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Innovation

Using virtual reality to prevent wildfires

University of Central Florida (UCF) researchers want to immerse people in a virtual wildfire to encourage them to invest in prevention. The UCF research team has developed an interactive virtual reality simulation of a wildfire spreading through Volusia County. Participants will receive $100 of real money to be immersed in an environment which will cover about 30 years in an hour. They'll have to decide how much they want to invest in prescribed burns and insurance, and will keep some of the money depending on the final value of their land. The goal of the researchers is to demonstrate that virtual reality can be an effective public policy tool.
Written by Roland Piquepaille, Inactive on

University of Central Florida (UCF) researchers want to immerse people in a virtual wildfire to encourage them to invest in prevention. The UCF research team has developed an interactive virtual reality simulation of a wildfire spreading through Volusia County. Participants will receive $100 of real money to be immersed in an environment which will cover about 30 years in an hour. They'll have to decide how much they want to invest in prescribed burns and insurance, and will keep some of the money depending on the final value of their land. The goal of the researchers is to demonstrate that virtual reality can be an effective public policy tool. Interesting concept...

Simulation of wildfires

The images above are actually snapshots of an animation which plays out in real time for testers who can "control how they view the environment, by walking through the forest, flying over it or choosing a predefined path" (Credit: UCF)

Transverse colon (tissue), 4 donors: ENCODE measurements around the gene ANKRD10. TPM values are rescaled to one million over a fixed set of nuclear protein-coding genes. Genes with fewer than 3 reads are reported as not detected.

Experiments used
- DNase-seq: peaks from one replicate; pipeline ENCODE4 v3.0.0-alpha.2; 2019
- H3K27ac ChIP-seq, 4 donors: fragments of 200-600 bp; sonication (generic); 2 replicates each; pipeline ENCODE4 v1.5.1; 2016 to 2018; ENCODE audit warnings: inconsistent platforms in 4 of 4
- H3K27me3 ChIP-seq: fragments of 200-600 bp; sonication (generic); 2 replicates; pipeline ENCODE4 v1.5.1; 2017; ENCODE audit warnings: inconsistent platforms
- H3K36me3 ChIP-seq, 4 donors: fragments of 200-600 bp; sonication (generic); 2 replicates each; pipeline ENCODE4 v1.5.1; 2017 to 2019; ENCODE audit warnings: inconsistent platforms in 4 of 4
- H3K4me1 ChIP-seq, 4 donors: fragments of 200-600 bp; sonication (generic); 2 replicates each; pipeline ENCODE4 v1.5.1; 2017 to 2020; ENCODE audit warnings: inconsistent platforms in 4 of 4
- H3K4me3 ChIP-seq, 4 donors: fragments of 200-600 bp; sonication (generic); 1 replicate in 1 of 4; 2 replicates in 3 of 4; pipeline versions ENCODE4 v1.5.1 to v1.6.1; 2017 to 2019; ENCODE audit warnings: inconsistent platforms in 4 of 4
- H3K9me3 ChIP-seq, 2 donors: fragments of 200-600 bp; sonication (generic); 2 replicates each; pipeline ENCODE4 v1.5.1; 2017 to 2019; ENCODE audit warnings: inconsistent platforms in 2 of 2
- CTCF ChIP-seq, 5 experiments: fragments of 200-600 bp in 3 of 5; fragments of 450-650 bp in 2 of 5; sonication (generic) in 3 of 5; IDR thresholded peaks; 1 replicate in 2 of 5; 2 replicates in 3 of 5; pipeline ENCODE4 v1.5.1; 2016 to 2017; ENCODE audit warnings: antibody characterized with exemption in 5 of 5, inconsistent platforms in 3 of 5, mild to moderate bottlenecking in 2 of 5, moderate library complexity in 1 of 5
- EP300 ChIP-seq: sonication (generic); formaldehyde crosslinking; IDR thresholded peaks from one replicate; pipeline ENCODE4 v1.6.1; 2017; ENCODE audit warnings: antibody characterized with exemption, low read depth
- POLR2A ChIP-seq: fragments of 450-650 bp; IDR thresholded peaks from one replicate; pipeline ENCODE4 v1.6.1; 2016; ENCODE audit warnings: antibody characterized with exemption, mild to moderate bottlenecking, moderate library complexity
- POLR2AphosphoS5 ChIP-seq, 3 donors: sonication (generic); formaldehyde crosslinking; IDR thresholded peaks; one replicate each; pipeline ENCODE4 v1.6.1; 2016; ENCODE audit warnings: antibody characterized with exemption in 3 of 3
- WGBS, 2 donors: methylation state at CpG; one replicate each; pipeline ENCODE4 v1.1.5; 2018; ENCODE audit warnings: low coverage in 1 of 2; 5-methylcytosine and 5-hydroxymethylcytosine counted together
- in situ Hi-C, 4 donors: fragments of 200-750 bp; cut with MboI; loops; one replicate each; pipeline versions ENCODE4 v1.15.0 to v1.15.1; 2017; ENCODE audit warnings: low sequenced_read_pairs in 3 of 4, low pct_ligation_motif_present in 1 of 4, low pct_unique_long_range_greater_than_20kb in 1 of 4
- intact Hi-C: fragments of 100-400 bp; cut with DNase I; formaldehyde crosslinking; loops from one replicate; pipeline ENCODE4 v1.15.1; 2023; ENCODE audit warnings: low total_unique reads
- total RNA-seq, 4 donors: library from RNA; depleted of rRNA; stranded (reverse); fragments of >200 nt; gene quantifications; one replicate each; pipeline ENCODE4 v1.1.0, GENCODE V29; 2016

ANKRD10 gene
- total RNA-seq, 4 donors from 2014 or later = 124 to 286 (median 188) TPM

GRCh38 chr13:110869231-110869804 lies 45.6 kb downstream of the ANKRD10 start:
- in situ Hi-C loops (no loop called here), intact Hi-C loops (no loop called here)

This project is being carried out by a multidisciplinary team. Glenn Harrison and Elisabet (Lisa) Rutström are both Professor of Economics. They "will focus on the economic decisions that participants make and on why they decide -- or not -- to invest money in prescribed burns or insurance." Steve Fiore, Assistant Professor of Cognitive Sciences, "will analyze how the decisions of expert participants, such as forestry officials, vary from the decisions of participants without expertise in the subject." And Charles Hughes, a Professor of Computer Science, has designed "the forest simulation [that] will be able to model rapidly evolving wildfires, giving participants a realistic look at forests before, during and after fires and prescribed burns."

As reports the UCF news release, "the National Science Foundation provided $680,000 to fund the research. The simulations should begin within six months, and the first results should become available at the end of 2007. The entire study will take about two years."

But why would residents of Volusia County participate in such a high-tech experiment? First, they've probably not forgotten the massive wildfires of 1998. Then, "participants will be given about $100 of real money apiece, because researchers want to simulate spending decisions in a scenario that is as realistic as possible. The amount of money participants keep at the end will depend on the final value of their land. If they invest in prescribed burns and insurance, they will have to give up some of their $100, but they will have a greater probability of owning more valuable land at the end."

For more information, you can read a very long technical paper published by UCF which covers other issues as well, "Virtual Experiments and Environmental Policy" (PDF format, 92 pages, 4.91 MB, February 2007). The above illustrations can be seen on page 74 while the details of the simulation of how to handle wildfires are described between pages 75 and 80 of the document.

Sources: Chad Binette, University of Central Florida News, June 6, 2007; and various websites

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